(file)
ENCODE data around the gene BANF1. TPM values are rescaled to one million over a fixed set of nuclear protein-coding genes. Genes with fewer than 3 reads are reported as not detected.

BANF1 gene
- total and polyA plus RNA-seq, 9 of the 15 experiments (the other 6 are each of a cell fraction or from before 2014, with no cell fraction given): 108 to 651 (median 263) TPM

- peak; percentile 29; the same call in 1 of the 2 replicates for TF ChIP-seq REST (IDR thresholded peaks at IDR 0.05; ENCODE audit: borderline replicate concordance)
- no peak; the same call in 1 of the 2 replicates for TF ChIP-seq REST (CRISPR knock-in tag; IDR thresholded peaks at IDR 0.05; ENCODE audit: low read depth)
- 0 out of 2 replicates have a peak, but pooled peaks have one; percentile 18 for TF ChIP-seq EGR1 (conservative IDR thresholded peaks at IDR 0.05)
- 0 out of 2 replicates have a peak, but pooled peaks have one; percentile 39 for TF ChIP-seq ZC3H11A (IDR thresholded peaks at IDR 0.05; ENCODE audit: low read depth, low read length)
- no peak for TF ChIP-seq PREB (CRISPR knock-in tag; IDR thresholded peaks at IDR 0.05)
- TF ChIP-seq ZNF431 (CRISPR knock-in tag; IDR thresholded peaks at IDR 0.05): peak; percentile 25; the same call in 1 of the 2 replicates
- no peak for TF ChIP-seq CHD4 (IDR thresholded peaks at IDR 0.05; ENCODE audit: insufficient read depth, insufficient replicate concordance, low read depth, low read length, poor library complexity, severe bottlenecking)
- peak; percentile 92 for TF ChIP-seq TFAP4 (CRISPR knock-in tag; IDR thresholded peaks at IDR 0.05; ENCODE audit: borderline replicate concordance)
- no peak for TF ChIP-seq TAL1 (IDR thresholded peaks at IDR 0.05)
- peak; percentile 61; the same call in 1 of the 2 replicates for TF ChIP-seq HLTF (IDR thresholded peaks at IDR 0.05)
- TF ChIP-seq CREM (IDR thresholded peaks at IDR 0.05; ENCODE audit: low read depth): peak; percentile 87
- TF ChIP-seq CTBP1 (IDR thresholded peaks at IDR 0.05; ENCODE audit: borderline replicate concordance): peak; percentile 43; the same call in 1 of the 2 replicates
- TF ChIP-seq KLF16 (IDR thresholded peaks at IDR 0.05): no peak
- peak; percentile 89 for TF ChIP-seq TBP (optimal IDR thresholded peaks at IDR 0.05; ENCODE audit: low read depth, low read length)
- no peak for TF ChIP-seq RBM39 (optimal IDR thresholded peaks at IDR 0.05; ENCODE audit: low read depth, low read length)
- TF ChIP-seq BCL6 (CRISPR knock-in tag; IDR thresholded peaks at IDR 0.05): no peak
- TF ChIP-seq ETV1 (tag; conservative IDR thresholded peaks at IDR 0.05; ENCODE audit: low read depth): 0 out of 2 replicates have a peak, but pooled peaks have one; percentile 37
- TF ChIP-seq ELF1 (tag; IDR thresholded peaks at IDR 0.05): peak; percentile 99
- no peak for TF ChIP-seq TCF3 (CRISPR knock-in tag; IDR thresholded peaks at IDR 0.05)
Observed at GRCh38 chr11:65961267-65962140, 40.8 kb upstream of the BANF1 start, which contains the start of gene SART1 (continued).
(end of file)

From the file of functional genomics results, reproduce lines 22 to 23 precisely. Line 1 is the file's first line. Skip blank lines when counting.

- no peak for TF ChIP-seq TCF3 (CRISPR knock-in tag; IDR thresholded peaks at IDR 0.05)
Observed at GRCh38 chr11:65961267-65962140, 40.8 kb upstream of the BANF1 start, which contains the start of gene SART1 (continued).